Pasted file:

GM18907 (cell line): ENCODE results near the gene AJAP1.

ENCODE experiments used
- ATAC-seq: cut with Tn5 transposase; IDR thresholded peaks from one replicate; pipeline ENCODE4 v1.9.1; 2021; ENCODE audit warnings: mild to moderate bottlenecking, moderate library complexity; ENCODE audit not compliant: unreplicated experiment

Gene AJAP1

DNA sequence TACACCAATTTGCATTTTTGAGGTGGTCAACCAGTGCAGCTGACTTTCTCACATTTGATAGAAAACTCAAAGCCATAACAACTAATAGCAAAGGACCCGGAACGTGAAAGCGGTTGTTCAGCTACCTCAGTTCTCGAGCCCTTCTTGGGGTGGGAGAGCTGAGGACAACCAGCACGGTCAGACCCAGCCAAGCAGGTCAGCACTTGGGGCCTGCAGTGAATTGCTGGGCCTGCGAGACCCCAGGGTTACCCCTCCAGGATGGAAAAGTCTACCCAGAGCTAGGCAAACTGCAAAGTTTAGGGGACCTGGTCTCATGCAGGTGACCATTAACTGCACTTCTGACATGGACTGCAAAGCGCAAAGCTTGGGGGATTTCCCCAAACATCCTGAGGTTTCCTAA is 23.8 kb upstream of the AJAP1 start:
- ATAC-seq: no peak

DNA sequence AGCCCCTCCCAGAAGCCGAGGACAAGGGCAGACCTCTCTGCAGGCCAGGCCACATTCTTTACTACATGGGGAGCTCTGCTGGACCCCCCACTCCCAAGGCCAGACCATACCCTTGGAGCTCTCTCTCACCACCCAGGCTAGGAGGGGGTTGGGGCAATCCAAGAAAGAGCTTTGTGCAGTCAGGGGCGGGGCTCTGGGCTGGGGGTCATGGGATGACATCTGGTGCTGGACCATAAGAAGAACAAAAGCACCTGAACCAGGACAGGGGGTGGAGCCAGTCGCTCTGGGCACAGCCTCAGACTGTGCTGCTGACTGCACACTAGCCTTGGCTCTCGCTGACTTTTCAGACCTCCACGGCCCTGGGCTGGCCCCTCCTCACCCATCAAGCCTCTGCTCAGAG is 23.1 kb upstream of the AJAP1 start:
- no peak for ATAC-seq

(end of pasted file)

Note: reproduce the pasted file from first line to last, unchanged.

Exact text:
GM18907 (cell line): ENCODE results near the gene AJAP1.

ENCODE experiments used
- ATAC-seq: cut with Tn5 transposase; IDR thresholded peaks from one replicate; pipeline ENCODE4 v1.9.1; 2021; ENCODE audit warnings: mild to moderate bottlenecking, moderate library complexity; ENCODE audit not compliant: unreplicated experiment

Gene AJAP1

DNA sequence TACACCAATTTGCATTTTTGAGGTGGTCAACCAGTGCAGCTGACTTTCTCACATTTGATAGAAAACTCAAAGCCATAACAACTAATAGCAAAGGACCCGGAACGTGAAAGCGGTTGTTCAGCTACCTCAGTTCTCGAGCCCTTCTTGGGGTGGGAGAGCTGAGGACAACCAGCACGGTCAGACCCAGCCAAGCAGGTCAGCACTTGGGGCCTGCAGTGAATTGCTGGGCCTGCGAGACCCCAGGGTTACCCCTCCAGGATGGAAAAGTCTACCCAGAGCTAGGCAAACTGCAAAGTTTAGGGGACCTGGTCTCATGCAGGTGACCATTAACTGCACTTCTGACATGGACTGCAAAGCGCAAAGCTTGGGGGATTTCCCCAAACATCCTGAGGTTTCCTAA is 23.8 kb upstream of the AJAP1 start:
- ATAC-seq: no peak

DNA sequence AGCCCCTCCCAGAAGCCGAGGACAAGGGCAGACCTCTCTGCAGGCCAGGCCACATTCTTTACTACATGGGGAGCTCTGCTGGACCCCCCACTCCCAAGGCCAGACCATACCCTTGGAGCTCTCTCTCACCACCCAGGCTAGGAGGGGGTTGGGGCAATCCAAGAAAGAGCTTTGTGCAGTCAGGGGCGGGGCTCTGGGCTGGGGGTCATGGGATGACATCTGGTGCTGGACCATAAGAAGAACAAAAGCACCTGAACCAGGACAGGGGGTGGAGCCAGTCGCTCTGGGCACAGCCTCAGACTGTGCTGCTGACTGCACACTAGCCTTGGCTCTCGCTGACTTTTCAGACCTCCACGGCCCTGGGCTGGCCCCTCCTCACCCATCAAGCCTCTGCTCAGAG is 23.1 kb upstream of the AJAP1 start:
- no peak for ATAC-seq